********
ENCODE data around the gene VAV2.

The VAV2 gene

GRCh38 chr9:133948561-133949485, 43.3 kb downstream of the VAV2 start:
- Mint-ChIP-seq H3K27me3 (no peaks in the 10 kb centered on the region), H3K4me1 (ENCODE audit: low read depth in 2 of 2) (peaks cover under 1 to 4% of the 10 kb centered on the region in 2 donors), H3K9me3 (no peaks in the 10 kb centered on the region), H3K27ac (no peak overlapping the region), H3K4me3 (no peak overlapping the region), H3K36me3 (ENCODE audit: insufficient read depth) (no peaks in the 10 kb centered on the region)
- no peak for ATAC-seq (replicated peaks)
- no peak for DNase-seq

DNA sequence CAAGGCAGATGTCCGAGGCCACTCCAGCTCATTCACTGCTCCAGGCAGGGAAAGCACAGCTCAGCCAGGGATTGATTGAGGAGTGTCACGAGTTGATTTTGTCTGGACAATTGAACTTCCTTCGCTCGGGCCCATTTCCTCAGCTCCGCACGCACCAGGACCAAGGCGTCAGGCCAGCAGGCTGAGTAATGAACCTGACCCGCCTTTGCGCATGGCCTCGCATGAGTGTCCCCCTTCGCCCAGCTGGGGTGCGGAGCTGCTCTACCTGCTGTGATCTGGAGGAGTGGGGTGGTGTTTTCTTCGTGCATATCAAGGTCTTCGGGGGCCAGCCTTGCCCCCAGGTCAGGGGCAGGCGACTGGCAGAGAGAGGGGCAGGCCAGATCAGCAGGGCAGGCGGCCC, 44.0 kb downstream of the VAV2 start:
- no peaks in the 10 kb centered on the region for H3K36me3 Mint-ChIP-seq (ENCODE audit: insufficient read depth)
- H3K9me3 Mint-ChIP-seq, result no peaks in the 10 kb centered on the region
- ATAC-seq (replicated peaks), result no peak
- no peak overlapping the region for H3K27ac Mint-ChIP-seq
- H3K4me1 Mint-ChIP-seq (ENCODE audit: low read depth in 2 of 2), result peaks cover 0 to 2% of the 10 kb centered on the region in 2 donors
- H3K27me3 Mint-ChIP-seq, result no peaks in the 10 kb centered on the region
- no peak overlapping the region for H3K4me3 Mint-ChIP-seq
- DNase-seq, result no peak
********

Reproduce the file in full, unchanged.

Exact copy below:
ENCODE data around the gene VAV2.

The VAV2 gene

GRCh38 chr9:133948561-133949485, 43.3 kb downstream of the VAV2 start:
- Mint-ChIP-seq H3K27me3 (no peaks in the 10 kb centered on the region), H3K4me1 (ENCODE audit: low read depth in 2 of 2) (peaks cover under 1 to 4% of the 10 kb centered on the region in 2 donors), H3K9me3 (no peaks in the 10 kb centered on the region), H3K27ac (no peak overlapping the region), H3K4me3 (no peak overlapping the region), H3K36me3 (ENCODE audit: insufficient read depth) (no peaks in the 10 kb centered on the region)
- no peak for ATAC-seq (replicated peaks)
- no peak for DNase-seq

DNA sequence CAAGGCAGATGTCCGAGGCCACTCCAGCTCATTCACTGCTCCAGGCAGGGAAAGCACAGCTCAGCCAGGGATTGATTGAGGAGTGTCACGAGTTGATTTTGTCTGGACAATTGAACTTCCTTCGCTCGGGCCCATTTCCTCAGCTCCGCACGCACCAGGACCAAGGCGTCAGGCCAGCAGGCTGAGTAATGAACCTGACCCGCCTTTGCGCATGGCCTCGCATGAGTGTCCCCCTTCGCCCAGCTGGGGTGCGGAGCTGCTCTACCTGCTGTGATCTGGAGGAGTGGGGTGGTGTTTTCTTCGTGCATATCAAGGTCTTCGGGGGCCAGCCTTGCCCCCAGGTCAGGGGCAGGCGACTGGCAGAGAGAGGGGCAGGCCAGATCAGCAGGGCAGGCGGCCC, 44.0 kb downstream of the VAV2 start:
- no peaks in the 10 kb centered on the region for H3K36me3 Mint-ChIP-seq (ENCODE audit: insufficient read depth)
- H3K9me3 Mint-ChIP-seq, result no peaks in the 10 kb centered on the region
- ATAC-seq (replicated peaks), result no peak
- no peak overlapping the region for H3K27ac Mint-ChIP-seq
- H3K4me1 Mint-ChIP-seq (ENCODE audit: low read depth in 2 of 2), result peaks cover 0 to 2% of the 10 kb centered on the region in 2 donors
- H3K27me3 Mint-ChIP-seq, result no peaks in the 10 kb centered on the region
- no peak overlapping the region for H3K4me3 Mint-ChIP-seq
- DNase-seq, result no peak